Roma entrepreneur offers village free aid after Czech floods, is refused
Entrepreneur Jaroslav Herák has offered the village of Rudník near Trutnov assistance after the recent floods there. He offered the use of his construction firm's technology and 10 people to run it, plus more people to help with the cleanup, all for free.
Herák lives in Trutnov and owns a civil engineering firm. He employs both Romani and "white" people, but his offer of help was refused.
"I first offered the assistance by telephone and the mayor accepted it. When I showed up in person at the scene, my help was refused by the municipal representative there, who said they had had 'bad experiences', but wouldn't say with whom. He said they had already resolved everything, they had contracted with other firms, they had volunteers, etc. The feeling I had was that my offer of help was not accepted because I am Roma. I got angry and sent him a text message telling him that," Herák told news server Romea.cz.
Why did Herák offer to help? "The majority society mostly talks about Romani people in a negative sense. I wanted people from the majority to know that Gypsies are not indifferent to the misfortunes suffered by others during the floods," he explains.
Mayor of Rudník Aleš Maloch told news server Romea.cz that Herák was rejected because the village had enough volunteers. When asked why his offer of assistance was accepted on the phone and only rejected when he turned up in person, the mayor answered: "I don't know, it was the vice mayor who spoke with him face-to-face."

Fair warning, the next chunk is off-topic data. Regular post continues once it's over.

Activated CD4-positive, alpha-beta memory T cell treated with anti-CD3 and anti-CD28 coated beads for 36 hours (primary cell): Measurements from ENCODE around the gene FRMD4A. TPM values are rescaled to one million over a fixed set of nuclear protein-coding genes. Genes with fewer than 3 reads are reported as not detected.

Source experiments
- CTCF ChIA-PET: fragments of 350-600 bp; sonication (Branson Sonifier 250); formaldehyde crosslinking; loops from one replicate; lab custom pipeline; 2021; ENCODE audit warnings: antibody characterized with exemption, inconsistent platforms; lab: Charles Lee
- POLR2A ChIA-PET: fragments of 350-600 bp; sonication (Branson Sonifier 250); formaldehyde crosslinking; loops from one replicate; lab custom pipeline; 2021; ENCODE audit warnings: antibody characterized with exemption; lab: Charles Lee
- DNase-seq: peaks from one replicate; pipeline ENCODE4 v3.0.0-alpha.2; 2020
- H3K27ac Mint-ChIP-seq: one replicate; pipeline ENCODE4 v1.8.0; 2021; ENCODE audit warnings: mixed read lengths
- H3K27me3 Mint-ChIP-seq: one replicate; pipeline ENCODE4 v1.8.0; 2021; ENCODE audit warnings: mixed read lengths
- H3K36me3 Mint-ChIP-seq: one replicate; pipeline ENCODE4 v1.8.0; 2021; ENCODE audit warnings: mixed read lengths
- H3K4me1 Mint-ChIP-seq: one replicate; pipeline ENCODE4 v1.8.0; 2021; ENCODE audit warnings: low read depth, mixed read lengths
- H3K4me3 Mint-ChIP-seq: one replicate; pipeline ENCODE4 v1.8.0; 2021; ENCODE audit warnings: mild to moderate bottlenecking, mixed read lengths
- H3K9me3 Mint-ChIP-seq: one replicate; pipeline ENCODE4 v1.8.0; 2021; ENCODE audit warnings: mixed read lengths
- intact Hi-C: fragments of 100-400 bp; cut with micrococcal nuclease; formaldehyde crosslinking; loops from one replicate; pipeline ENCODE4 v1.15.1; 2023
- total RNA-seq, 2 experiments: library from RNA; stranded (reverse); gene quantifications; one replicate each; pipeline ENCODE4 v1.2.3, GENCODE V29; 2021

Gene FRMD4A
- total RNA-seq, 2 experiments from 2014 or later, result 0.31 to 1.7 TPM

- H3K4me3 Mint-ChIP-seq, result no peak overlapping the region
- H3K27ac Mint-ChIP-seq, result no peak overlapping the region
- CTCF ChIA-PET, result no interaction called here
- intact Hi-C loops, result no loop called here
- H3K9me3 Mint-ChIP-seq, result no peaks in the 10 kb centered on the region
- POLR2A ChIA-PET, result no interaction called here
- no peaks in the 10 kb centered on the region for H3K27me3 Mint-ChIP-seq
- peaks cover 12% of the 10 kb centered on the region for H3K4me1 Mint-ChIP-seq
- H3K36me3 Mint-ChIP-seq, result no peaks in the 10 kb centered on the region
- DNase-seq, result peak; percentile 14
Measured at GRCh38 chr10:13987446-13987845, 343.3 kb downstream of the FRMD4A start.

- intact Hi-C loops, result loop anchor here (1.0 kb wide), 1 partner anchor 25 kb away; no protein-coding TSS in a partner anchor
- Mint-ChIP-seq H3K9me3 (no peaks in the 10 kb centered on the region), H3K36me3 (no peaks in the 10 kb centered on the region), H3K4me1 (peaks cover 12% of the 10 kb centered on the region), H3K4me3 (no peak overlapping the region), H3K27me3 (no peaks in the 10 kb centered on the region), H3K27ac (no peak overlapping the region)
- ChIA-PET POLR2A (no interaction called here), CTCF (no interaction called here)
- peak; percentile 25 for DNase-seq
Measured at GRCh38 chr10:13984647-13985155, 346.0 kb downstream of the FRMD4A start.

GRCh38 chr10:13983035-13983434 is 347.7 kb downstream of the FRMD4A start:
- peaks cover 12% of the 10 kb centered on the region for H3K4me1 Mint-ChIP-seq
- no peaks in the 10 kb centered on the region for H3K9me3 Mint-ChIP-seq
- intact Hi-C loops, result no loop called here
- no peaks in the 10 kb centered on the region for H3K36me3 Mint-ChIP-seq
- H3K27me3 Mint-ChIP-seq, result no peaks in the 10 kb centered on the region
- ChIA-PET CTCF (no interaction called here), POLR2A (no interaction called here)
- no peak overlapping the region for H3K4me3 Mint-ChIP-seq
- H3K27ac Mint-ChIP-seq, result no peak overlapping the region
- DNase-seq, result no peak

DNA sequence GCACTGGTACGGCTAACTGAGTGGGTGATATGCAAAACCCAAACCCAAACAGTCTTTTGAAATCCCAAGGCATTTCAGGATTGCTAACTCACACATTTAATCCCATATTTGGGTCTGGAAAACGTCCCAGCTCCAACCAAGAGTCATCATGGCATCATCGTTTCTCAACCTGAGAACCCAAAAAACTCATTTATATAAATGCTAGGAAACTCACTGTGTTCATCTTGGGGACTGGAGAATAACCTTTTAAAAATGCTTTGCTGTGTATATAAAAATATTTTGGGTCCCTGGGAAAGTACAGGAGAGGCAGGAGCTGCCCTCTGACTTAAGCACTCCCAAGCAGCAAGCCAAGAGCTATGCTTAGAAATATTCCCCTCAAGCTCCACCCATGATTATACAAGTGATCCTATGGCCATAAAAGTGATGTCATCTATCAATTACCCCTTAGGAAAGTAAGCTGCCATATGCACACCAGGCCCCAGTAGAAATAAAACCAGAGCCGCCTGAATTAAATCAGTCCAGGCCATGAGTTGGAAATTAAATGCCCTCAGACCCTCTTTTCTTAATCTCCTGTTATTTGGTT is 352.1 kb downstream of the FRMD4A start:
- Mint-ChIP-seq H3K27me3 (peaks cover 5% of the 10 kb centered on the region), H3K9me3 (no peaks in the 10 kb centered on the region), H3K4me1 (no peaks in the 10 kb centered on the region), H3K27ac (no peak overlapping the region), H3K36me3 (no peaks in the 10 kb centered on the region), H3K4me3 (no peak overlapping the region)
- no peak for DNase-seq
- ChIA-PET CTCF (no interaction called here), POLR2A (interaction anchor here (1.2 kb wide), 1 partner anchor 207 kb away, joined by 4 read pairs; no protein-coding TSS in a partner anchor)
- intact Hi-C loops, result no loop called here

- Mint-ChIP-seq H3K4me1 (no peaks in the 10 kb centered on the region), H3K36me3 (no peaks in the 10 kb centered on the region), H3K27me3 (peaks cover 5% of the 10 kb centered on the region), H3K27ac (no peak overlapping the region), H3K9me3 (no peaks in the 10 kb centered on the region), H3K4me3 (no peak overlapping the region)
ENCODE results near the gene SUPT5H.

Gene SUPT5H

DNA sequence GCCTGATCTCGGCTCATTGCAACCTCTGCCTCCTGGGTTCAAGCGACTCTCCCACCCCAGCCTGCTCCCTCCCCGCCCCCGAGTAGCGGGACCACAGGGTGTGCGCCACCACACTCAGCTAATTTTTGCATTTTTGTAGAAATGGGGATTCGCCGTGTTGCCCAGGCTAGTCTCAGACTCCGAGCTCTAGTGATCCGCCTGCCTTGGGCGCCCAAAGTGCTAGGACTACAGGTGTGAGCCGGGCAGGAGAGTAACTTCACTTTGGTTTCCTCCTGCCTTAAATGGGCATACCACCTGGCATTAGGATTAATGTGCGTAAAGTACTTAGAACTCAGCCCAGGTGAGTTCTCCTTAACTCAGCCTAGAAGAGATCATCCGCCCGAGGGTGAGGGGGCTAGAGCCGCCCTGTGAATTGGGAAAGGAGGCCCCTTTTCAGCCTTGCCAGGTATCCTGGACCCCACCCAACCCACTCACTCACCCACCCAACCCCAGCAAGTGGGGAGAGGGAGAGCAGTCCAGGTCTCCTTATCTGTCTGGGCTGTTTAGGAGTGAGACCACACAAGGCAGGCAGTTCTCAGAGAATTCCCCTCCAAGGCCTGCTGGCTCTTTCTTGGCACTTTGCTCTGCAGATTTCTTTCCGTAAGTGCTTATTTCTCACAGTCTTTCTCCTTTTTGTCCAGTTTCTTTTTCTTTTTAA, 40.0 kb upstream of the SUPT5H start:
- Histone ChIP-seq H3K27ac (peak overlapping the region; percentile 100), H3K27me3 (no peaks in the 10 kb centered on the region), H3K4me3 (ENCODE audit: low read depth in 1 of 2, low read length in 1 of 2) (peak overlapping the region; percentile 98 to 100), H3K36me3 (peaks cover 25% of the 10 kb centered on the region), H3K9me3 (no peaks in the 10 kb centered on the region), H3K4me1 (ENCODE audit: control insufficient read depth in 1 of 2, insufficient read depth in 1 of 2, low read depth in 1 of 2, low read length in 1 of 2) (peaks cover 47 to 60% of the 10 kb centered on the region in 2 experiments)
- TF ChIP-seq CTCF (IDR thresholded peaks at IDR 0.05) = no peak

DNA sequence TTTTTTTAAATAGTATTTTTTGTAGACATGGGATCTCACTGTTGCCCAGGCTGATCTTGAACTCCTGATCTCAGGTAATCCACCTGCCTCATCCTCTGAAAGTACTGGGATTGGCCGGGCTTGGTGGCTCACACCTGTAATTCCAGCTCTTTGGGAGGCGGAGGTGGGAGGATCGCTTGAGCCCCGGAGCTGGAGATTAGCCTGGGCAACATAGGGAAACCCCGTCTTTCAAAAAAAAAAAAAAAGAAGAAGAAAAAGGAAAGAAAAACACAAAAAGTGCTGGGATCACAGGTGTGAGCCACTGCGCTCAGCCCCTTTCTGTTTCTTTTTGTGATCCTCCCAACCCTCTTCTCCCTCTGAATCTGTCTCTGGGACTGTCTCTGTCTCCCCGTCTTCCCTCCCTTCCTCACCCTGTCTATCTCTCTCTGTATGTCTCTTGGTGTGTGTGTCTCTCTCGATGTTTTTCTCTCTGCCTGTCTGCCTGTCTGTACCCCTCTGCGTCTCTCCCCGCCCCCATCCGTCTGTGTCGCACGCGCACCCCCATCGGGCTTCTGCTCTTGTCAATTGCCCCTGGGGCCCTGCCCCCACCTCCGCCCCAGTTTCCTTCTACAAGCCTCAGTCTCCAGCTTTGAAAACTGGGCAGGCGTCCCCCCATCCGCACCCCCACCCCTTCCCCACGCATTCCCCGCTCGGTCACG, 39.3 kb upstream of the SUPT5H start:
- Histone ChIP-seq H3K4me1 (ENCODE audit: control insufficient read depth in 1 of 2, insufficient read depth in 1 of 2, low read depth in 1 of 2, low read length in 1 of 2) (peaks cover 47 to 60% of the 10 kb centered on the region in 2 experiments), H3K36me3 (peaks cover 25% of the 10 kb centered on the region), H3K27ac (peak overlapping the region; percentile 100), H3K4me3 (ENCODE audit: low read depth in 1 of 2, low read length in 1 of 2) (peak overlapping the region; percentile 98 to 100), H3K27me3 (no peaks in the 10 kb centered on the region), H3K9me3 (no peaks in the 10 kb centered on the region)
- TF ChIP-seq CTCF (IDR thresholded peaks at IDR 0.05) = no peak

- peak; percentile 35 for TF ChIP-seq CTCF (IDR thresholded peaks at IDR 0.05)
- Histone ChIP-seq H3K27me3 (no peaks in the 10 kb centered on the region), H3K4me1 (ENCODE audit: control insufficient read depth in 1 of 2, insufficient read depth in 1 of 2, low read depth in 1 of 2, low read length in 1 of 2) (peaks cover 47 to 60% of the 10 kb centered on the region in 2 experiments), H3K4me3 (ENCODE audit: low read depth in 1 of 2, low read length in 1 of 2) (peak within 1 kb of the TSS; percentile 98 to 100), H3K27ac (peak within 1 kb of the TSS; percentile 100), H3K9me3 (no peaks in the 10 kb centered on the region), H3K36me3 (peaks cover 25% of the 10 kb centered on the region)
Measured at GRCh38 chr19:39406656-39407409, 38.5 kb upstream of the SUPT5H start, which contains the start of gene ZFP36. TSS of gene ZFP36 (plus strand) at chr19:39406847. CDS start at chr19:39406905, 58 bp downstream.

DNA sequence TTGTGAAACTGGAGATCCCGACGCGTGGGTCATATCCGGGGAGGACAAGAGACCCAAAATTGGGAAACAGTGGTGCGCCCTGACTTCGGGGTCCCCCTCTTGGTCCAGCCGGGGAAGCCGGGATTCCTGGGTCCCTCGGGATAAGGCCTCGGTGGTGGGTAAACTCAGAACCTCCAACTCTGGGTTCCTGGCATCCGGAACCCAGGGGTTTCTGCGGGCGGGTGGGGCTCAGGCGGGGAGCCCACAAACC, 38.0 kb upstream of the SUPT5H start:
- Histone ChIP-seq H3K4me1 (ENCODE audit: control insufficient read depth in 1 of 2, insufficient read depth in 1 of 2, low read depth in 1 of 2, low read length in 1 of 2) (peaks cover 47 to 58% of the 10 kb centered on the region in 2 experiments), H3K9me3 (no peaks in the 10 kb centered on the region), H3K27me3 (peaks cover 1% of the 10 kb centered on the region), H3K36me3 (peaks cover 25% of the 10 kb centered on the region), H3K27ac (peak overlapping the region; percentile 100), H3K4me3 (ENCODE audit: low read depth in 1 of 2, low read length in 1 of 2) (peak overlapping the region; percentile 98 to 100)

According to Vice Mayor Jiří Stuchlík the interaction with the Romani entrepreneur took place differently. "Mr Herák insisted on a personal meeting, and I explained to him that I didn't have work for his people because many people were interested in helping. I feel blackmailed by the text message he sent after our meeting, where he indicates that my decision was racially motivated. That offends me. If it seemed that way to him, those feelings are his only," Stuchlík told news server Romea.cz.
"If I had to summarize it, they welcomed the assistance offered by phone, but during the personal meeting, they told me they had had 'bad experiences' without saying with whom, and that they had contracted with other firms. I was offering to help them for free and they still refused. My impression was that it's because I'm black, because it doesn't make sense any other way. If they have contracted firms and the village has enough money to pay them, then they can go ahead and pay for the service. I'll have less to worry about. I just wanted to show that we are not indifferent to the fate of others," Herák responded.
The businessman also sees the affair in the larger societal context. "It is constantly being pointed out that Romani people don't go to work, but when we offer a helping hand, they refuse us. How are we to explain this? How are Romani people supposed to go to work when they can't get any work - not only for wages, but not even for free? Are we all just supposed to lay down and die?" Herák asked.
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